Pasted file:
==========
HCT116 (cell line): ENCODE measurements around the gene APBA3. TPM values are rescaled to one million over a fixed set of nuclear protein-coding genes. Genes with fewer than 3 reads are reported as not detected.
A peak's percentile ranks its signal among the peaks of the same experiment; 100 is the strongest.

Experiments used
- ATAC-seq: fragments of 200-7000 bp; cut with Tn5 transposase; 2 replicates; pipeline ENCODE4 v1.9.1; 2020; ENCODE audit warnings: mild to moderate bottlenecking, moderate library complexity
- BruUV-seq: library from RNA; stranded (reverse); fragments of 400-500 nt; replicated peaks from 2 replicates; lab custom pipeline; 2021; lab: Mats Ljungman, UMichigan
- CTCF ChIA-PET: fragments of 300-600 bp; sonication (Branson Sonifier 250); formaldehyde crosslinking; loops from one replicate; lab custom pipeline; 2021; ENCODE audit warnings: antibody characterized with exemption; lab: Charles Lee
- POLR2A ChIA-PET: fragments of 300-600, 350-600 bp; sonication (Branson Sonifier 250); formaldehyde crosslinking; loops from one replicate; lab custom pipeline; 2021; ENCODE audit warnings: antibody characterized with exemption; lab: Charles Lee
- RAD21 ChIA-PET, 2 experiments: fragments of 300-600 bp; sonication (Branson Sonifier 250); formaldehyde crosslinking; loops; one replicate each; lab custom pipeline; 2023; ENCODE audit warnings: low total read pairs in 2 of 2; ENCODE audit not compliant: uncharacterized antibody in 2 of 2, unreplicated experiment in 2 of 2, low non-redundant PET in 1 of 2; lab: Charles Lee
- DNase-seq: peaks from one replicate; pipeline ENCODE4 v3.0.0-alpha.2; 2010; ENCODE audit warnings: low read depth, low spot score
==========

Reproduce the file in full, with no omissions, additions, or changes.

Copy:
HCT116 (cell line): ENCODE measurements around the gene APBA3. TPM values are rescaled to one million over a fixed set of nuclear protein-coding genes. Genes with fewer than 3 reads are reported as not detected.
A peak's percentile ranks its signal among the peaks of the same experiment; 100 is the strongest.

Experiments used
- ATAC-seq: fragments of 200-7000 bp; cut with Tn5 transposase; 2 replicates; pipeline ENCODE4 v1.9.1; 2020; ENCODE audit warnings: mild to moderate bottlenecking, moderate library complexity
- BruUV-seq: library from RNA; stranded (reverse); fragments of 400-500 nt; replicated peaks from 2 replicates; lab custom pipeline; 2021; lab: Mats Ljungman, UMichigan
- CTCF ChIA-PET: fragments of 300-600 bp; sonication (Branson Sonifier 250); formaldehyde crosslinking; loops from one replicate; lab custom pipeline; 2021; ENCODE audit warnings: antibody characterized with exemption; lab: Charles Lee
- POLR2A ChIA-PET: fragments of 300-600, 350-600 bp; sonication (Branson Sonifier 250); formaldehyde crosslinking; loops from one replicate; lab custom pipeline; 2021; ENCODE audit warnings: antibody characterized with exemption; lab: Charles Lee
- RAD21 ChIA-PET, 2 experiments: fragments of 300-600 bp; sonication (Branson Sonifier 250); formaldehyde crosslinking; loops; one replicate each; lab custom pipeline; 2023; ENCODE audit warnings: low total read pairs in 2 of 2; ENCODE audit not compliant: uncharacterized antibody in 2 of 2, unreplicated experiment in 2 of 2, low non-redundant PET in 1 of 2; lab: Charles Lee
- DNase-seq: peaks from one replicate; pipeline ENCODE4 v3.0.0-alpha.2; 2010; ENCODE audit warnings: low read depth, low spot score